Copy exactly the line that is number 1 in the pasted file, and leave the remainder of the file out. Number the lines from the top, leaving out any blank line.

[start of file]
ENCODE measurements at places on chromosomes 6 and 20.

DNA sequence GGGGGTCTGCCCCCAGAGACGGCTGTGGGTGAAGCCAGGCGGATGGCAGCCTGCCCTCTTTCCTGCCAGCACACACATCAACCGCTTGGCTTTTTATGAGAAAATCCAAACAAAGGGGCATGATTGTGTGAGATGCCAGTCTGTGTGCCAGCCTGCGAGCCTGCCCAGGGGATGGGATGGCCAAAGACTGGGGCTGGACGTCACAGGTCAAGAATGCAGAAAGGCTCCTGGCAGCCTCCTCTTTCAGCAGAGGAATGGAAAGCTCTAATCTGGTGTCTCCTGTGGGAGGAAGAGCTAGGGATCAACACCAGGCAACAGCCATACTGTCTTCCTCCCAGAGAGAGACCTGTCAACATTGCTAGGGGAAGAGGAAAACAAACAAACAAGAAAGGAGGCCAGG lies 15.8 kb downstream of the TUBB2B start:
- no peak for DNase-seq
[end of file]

ENCODE measurements at places on chromosomes 6 and 20.